In making this case, several contributors note that the Sino-U.S. trade relationship — which has skyrocketed from two billion dollars in 1979 to six hundred and thirty-six billion dollars per annum in 2017 — binds both nations within a complex web of economic interdependence, the likes of which never existed between the Western and Eastern blocs during the Cold War. China and the United States are certainly competing, notes Robert Ayson of Victoria University of Wellington, but “largely within the same system.”
More importantly, China has “a stake in the current order, and has benefited from globalization,” argues Elsa Kania of the Center for a New American Security, before stating that, “while China has not yet liberalized politically as a result of its deepening integration into the international order, it has arguably become more of a status quo power in certain respects, increasing its involvement in international issues and institutions” One could thus point to China’s proactive role in negotiating complex multilateral arrangements, such as the Joint Comprehensive Plan of Action or the Paris Climate Accord, and to its move toward taking on a leading role in peacekeeping and anti-piracy operations.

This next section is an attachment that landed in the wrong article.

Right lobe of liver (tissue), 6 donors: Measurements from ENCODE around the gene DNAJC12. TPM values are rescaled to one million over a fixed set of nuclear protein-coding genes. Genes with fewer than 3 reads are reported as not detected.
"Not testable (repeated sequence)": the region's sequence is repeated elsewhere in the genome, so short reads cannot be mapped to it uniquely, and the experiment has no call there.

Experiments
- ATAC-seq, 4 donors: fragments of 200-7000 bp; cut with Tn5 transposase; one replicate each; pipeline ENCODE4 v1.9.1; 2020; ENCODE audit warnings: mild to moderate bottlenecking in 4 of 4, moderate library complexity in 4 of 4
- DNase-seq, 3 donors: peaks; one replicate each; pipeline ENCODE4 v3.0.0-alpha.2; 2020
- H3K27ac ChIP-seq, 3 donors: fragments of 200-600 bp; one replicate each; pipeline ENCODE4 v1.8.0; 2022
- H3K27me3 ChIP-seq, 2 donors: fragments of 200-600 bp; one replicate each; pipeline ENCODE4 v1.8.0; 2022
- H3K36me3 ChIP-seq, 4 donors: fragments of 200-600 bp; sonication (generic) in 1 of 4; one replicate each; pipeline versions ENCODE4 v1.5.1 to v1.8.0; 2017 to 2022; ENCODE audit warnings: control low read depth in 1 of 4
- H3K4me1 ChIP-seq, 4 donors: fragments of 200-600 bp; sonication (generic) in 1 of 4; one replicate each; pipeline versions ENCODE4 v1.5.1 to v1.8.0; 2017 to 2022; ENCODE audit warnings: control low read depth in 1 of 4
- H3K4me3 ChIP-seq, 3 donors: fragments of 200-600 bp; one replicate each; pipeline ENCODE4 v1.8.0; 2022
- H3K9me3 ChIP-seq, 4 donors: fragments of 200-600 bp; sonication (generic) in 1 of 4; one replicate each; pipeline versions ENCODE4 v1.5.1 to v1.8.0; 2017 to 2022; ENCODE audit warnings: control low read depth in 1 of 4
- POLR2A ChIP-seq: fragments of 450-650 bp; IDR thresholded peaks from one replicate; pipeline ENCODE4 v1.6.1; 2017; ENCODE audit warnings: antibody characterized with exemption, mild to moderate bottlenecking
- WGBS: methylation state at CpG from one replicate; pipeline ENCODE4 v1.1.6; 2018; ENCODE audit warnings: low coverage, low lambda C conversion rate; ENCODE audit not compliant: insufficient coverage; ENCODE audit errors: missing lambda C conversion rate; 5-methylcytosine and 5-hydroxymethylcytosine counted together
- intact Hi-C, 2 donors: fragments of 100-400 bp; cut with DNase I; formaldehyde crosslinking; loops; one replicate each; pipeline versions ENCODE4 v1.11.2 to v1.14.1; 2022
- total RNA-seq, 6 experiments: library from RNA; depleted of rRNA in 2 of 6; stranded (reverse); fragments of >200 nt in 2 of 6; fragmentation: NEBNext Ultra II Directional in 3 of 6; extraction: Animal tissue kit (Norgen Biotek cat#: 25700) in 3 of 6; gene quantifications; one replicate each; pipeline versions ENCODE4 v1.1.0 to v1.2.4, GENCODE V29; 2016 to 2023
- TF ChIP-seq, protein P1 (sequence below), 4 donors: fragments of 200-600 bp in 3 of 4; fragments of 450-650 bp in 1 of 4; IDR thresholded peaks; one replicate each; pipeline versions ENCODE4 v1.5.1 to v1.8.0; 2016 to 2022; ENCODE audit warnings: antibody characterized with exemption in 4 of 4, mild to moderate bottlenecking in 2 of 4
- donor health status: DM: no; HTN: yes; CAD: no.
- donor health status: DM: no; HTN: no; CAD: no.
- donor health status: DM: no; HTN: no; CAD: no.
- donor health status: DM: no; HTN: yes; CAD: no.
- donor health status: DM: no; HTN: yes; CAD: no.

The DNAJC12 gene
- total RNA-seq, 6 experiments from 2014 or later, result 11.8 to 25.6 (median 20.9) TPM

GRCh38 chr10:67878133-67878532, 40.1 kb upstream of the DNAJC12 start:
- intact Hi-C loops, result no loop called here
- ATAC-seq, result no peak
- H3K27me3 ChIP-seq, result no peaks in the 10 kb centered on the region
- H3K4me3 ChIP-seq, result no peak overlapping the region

Finally, and perhaps most obviously, the contemporary international system is not defined by a superpower duopoly, with both powers at the heart of competing alliance structures and universalistic systems of belief. Neither country is attempting to “bleed the other out” through a series of violent proxy wars, or to trigger a system-shattering turn in global affairs via the collapse of their adversary. As eminent Cold War historian Odd Arne Westad has noted, the Cold War was a “bipolar system of total victory or total defeat, in which neither of the main protagonists could envisage a lasting compromise with the other.”